Saturday, December 15, 2018

A Guide To Completing Your Pregnancy Discrimination Lawsuit


February 25, 2010  

A Pregnancy Discrimination Lawsuit is something that may come across in one’s lifetime as an employer or employee. Women occupy an important share of today’s jobs and as such, discrimination may arise due to the fact of simply being a woman. Nevertheless, in most cases, a lawsuit can be considered only as a last measure when other attempts have failed.

Going to court is not always the best solution for the parties involved. Oftentimes, all is needed is communication and a bit of common sense. For instance, if a pregnant woman is unable to do her job at some point during her pregnancy, she can be treated the same way as any other worker who is suffering a temporary handicap.

As a result, the employer satisfies the employee’s needs and is guaranteed to have his valued worker back to work more productive than ever. It is a win-win situation where both parties come out winners. The boss has earned loyalty from his employee and the pregnant worker has her job assured for years to come.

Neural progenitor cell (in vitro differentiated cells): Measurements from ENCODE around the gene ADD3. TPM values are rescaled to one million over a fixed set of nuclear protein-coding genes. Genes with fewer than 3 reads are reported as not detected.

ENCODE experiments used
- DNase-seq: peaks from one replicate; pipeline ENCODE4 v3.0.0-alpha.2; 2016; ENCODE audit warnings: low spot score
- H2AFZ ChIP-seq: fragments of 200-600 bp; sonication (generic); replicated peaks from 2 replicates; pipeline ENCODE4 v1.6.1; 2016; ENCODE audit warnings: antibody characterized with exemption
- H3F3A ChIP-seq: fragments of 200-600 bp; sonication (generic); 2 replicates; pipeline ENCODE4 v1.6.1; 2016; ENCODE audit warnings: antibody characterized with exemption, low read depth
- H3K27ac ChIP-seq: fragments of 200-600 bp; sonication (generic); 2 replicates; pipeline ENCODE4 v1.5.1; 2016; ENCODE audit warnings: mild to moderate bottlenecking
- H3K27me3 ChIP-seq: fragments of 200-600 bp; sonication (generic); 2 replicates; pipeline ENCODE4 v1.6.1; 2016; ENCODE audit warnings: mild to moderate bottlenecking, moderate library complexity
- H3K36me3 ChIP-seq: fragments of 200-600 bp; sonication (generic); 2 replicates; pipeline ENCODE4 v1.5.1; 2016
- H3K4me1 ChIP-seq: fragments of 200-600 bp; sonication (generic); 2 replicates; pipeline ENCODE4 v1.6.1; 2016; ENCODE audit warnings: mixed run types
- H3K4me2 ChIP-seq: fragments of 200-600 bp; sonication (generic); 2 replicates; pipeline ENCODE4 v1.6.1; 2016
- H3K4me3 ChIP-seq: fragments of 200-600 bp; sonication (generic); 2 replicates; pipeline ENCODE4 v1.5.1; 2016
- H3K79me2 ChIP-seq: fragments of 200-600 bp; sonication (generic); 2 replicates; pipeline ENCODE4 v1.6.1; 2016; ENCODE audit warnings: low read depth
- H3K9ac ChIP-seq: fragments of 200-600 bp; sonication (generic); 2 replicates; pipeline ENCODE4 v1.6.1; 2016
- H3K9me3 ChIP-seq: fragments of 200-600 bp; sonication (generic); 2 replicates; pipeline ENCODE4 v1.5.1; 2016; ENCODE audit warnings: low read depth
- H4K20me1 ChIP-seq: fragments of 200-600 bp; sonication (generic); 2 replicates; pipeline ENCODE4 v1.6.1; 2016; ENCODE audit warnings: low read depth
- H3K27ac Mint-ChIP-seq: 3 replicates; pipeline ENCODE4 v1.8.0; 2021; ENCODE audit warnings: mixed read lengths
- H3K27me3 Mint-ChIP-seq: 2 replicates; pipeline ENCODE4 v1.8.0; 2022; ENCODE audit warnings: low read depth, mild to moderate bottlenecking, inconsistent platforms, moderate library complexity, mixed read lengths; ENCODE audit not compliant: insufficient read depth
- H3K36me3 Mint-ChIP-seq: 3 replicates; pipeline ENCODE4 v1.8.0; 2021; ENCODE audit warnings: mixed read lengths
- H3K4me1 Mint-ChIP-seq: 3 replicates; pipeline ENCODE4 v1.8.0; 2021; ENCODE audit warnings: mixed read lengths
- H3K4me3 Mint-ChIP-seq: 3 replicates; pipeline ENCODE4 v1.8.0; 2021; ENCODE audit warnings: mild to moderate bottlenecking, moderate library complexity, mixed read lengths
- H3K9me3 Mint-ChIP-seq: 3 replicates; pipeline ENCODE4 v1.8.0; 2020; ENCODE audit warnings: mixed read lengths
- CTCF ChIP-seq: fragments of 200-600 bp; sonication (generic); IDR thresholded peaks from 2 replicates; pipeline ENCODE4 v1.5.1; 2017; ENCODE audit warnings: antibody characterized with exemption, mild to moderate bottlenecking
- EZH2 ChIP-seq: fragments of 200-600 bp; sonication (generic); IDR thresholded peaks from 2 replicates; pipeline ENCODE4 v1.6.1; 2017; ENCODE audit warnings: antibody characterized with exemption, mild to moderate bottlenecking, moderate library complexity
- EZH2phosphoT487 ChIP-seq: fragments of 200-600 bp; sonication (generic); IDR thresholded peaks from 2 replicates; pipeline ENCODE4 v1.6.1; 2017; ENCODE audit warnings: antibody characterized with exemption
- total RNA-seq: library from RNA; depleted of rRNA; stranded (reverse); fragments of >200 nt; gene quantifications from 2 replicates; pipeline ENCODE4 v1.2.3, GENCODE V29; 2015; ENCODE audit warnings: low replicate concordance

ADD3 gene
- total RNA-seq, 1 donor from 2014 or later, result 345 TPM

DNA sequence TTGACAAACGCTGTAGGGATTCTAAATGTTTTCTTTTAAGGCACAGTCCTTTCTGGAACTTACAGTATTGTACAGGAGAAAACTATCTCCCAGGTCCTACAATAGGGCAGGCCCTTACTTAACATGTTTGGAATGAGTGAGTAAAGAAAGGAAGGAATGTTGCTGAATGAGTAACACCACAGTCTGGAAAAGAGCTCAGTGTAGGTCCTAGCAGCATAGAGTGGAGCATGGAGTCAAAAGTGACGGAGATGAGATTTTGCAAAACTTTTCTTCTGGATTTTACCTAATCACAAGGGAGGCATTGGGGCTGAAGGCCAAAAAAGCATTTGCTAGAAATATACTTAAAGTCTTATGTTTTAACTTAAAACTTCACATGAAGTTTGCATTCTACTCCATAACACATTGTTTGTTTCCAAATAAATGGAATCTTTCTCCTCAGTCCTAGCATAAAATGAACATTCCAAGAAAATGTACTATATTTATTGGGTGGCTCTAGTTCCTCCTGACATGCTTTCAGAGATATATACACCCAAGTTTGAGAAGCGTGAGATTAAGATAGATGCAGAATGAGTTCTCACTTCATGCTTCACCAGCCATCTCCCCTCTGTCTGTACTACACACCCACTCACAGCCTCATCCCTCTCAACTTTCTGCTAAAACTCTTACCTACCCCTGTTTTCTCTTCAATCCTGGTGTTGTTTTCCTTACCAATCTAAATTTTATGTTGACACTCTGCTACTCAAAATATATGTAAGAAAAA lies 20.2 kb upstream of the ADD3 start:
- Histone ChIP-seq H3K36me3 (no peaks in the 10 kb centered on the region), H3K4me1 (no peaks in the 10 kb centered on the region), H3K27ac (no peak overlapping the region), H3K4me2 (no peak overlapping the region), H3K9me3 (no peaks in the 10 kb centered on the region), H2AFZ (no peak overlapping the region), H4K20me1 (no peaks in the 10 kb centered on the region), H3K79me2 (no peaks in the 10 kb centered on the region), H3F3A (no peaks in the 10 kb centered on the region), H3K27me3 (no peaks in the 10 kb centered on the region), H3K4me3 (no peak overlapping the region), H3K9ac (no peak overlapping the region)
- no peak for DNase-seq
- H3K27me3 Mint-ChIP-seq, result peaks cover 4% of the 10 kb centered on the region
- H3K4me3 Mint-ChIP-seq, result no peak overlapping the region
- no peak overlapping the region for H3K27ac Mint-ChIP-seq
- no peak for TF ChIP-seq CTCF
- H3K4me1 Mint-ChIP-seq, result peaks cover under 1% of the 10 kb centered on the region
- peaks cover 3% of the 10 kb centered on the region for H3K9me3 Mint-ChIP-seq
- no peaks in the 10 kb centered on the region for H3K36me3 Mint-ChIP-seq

In most cases, an employer doesn’t have to do much to accommodate his female employee. She may continue her normal work activities until the time comes to have her baby. Of course, this all depends on the employee’s work conditions and how it affects the pregnancy. Whichever the case, it is wise to talk about the employee’s condition and if it intervenes with her normal productivity.

In some cases, if a woman’s job is to do some heavy lifting, it may be best for the pregnant woman to take-on a less physically demanding job during the gestation period. It is usually not difficult to accommodate this type of demand in the workplace. There is always something to do that does not require heavy lifting. If not, perhaps she can be assisted in the heavy tasks. The important thing is to not put the pregnancy at risk.

Whatever the situation of an expectant mother, there is always a solution, as long as there is the will to accommodate. Some employers may also propose part-time work or an anticipated pregnancy leave. All these options are left up to the hiring party and its work policies regulated by law, but one must remember that employees also have their say in the matter.

Communication remains the best policy in order to stay way from a pregnancy discrimination lawsuit. Find out what legislation says about pregnancy in the workplace and use it, along with your common sense, to state your position. Make a point to keep up-to-date regarding the laws pertaining to these matters.

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